That'll teach those reality TV producers
So you can understand my excitement when I came across That'll Teach 'em on Channel 4. It should have been right up my street. The fictional King's school of the 1950s is not too far removed from the state grammar I attended more than 30 years ago. We had caps, blazers and boarders, too. We did prep instead of homework, and there was a combined cadet force - although I have to admit that I was a conscientious objector.
But I was disappointed. The volunteer pupils were excellent in front of camera and carefully chosen. The staff, too, generally performed well and we were given some stark factual information, albeit a bit sensationalised.
"In 1950 a typical boy could run 10 miles, learn the Bible and clean his rugger boots on two Spam fritters and a slice of plum duff."
The problem I have is that I am not really sure what the show was trying to achieve. On the one hand, it seemed to be trying to show us that good old traditional values and standards have been undermined. On the other, it reassured us that "kids will be kids" in any era. They will be good sometimes, and naughty at others. What the programme did not do is give us the feeling of what it was really like to be there. Fly-on-the-wall documentaries such as Airport and reality television shows of the I'm a Castaway Big Brother Fat Club Celebrity Idol in the Jungle Get Me Out of Here type simply do not work in this way.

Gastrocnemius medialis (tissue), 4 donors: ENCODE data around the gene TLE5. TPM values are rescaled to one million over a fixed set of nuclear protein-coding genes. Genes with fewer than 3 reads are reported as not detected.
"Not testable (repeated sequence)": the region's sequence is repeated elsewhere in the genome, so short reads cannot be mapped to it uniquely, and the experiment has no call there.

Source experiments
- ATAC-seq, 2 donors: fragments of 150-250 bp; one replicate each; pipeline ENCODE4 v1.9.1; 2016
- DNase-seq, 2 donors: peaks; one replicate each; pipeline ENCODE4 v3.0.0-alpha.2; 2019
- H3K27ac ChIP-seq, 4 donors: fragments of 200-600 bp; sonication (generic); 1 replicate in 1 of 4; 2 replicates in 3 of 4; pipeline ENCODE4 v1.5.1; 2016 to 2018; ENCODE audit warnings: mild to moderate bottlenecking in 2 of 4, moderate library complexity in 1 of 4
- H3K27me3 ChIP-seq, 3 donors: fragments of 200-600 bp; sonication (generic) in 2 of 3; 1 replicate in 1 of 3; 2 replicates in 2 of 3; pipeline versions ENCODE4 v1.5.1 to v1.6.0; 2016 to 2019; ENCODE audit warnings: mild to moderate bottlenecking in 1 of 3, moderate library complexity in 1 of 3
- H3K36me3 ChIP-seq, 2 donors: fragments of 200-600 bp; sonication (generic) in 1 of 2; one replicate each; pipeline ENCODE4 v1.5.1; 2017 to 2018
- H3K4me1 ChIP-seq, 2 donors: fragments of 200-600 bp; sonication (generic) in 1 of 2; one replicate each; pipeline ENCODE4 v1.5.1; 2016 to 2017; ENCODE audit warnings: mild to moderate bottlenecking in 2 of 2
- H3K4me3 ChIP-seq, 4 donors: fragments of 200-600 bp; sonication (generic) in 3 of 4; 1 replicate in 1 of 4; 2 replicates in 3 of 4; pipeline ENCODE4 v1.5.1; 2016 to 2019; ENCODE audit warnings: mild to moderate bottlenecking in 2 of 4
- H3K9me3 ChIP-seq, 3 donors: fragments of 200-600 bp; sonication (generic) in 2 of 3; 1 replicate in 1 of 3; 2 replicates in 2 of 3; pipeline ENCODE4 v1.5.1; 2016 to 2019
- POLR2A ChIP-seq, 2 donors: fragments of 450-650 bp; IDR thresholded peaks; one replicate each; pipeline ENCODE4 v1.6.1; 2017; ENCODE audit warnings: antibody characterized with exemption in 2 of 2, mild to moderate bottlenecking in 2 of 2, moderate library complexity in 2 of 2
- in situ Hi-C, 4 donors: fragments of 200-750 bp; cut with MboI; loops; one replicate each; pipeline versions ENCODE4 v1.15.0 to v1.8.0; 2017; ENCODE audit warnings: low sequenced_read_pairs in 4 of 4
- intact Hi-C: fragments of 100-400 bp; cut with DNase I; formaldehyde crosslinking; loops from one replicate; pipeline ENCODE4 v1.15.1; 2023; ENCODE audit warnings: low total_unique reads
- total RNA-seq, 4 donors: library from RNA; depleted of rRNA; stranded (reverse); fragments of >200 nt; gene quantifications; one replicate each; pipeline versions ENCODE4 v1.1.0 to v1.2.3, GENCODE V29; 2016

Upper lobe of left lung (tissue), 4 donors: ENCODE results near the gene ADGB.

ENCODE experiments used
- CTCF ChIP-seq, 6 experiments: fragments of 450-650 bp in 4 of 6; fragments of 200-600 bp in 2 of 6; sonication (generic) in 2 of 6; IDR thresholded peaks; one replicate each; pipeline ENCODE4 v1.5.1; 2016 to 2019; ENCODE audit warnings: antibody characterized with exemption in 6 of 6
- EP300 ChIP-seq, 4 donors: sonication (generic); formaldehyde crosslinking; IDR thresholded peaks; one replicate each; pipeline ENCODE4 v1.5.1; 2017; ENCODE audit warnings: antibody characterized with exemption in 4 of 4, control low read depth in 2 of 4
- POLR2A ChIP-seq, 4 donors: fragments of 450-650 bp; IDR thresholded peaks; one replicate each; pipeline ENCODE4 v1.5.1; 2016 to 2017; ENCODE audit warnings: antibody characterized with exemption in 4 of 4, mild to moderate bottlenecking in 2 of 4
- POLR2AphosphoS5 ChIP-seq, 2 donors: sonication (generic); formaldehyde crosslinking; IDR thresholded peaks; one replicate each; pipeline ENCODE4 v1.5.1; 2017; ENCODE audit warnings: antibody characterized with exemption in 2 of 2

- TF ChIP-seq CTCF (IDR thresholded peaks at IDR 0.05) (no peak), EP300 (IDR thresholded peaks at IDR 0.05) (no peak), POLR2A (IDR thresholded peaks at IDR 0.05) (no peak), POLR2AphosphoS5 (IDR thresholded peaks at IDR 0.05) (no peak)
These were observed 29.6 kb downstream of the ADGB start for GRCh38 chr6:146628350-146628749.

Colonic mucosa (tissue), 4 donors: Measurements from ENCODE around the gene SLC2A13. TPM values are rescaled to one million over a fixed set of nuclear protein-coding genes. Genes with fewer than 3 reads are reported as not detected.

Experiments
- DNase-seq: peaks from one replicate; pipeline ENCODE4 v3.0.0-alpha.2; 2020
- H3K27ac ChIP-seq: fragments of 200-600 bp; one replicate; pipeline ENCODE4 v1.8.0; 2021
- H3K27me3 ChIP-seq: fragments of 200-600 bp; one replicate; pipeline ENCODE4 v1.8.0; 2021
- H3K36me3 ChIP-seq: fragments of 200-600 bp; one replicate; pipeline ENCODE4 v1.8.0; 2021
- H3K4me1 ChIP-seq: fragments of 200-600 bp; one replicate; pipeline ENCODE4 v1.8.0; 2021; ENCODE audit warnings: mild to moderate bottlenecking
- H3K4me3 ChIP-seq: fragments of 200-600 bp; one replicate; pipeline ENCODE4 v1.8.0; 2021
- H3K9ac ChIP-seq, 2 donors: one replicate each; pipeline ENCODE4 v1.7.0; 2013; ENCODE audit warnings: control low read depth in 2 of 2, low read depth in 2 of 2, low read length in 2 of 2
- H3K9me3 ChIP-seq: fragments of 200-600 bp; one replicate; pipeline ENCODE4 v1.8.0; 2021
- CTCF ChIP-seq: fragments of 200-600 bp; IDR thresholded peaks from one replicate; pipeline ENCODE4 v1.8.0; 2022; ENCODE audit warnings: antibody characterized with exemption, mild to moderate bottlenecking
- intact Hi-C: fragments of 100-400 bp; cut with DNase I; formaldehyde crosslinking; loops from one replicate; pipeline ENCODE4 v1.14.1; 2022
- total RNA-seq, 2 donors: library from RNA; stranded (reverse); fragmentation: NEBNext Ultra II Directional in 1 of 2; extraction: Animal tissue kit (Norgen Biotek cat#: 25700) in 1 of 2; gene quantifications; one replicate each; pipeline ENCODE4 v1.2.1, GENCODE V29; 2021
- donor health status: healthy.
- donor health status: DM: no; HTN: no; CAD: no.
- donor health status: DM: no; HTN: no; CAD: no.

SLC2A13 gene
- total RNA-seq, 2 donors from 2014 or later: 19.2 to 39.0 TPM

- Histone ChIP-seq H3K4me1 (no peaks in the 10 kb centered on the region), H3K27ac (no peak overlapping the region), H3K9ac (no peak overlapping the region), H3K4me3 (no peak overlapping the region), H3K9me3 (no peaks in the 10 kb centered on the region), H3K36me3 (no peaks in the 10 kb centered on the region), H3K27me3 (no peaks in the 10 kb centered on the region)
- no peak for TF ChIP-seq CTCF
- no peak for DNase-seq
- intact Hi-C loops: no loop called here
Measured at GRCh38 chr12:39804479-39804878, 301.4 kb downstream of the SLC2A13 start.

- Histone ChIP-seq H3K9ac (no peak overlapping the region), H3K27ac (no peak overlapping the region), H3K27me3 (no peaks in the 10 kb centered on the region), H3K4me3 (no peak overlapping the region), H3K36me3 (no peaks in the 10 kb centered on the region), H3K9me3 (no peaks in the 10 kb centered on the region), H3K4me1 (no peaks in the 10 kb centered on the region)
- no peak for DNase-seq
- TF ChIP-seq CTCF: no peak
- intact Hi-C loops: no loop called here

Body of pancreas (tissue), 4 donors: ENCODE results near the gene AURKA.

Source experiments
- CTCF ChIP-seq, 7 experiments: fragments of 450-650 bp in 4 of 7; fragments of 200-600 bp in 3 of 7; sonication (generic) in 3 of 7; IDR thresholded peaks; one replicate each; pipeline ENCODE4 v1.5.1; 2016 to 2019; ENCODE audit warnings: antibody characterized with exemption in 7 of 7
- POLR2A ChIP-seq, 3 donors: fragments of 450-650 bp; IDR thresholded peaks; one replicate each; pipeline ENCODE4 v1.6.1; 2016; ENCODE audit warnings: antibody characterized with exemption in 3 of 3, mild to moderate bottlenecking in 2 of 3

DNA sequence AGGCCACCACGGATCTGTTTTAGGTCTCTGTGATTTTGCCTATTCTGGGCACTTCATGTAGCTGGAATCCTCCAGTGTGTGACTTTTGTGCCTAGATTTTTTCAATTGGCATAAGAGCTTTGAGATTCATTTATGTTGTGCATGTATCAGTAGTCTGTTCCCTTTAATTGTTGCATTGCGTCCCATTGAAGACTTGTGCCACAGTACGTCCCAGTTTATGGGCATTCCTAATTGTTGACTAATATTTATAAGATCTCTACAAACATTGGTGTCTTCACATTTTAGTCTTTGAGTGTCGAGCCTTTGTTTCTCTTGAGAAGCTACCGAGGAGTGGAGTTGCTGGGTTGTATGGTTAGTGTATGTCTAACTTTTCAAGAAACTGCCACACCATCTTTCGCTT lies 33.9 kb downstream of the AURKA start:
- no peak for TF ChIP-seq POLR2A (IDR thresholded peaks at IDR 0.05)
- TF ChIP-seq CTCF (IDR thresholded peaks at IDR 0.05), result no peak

In the austere world of the 1950s, children came from homes still affected by the Second World War. There was rationing. There was corporal punishment. Parents and pupils had different aspirations. The whole world was different then. You cannot turn back the clock in a reality television show.
There has been a lot of dumbing down during the past 20 years, but it has not necessarily been in schools. We still turn out bank managers, airline pilots, doctors - just as we did in the 1950s. If you really want to paint an accurate picture of days gone by, then a good television drama in the mould of the now defunct Play for Today would be far more effective. But it is too expensive to produce, so we have sunk to the lowest common denominator. It is ironic that a programme such as That'll Teach 'em shows the declining standards of television rather than those of schools.
Stephen Mears teaches history and economics at Wymondham high school in Norfolk